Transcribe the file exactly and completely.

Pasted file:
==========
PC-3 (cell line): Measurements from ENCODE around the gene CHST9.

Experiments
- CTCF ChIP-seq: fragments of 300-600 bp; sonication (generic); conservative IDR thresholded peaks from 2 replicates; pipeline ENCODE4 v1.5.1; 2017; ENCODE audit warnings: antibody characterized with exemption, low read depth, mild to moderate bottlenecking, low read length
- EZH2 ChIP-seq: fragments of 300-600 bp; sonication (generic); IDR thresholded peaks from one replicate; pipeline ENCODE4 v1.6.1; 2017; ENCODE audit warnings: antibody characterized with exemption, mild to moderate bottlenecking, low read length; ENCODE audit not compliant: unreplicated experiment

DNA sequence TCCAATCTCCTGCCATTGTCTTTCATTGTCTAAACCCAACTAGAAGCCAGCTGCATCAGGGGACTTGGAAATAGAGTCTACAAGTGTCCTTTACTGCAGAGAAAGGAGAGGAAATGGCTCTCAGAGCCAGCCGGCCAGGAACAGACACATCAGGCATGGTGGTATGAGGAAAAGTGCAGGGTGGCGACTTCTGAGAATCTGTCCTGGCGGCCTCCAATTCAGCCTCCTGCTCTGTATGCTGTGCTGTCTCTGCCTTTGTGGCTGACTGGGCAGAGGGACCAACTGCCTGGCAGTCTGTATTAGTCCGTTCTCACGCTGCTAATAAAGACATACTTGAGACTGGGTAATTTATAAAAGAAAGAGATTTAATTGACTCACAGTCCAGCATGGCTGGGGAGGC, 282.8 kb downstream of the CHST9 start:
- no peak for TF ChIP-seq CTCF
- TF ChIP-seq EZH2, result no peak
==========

PC-3 (cell line): Measurements from ENCODE around the gene CHST9.

Experiments
- CTCF ChIP-seq: fragments of 300-600 bp; sonication (generic); conservative IDR thresholded peaks from 2 replicates; pipeline ENCODE4 v1.5.1; 2017; ENCODE audit warnings: antibody characterized with exemption, low read depth, mild to moderate bottlenecking, low read length
- EZH2 ChIP-seq: fragments of 300-600 bp; sonication (generic); IDR thresholded peaks from one replicate; pipeline ENCODE4 v1.6.1; 2017; ENCODE audit warnings: antibody characterized with exemption, mild to moderate bottlenecking, low read length; ENCODE audit not compliant: unreplicated experiment

DNA sequence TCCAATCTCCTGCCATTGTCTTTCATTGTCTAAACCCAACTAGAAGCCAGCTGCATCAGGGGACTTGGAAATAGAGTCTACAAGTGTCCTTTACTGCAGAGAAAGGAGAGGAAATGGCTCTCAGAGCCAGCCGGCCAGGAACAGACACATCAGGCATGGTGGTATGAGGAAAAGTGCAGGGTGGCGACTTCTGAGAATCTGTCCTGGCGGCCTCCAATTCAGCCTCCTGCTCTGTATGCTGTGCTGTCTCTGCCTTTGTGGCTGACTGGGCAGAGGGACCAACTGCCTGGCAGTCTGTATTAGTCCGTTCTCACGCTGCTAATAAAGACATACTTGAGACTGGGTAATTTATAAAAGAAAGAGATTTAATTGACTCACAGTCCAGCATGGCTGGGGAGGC, 282.8 kb downstream of the CHST9 start:
- no peak for TF ChIP-seq CTCF
- TF ChIP-seq EZH2, result no peak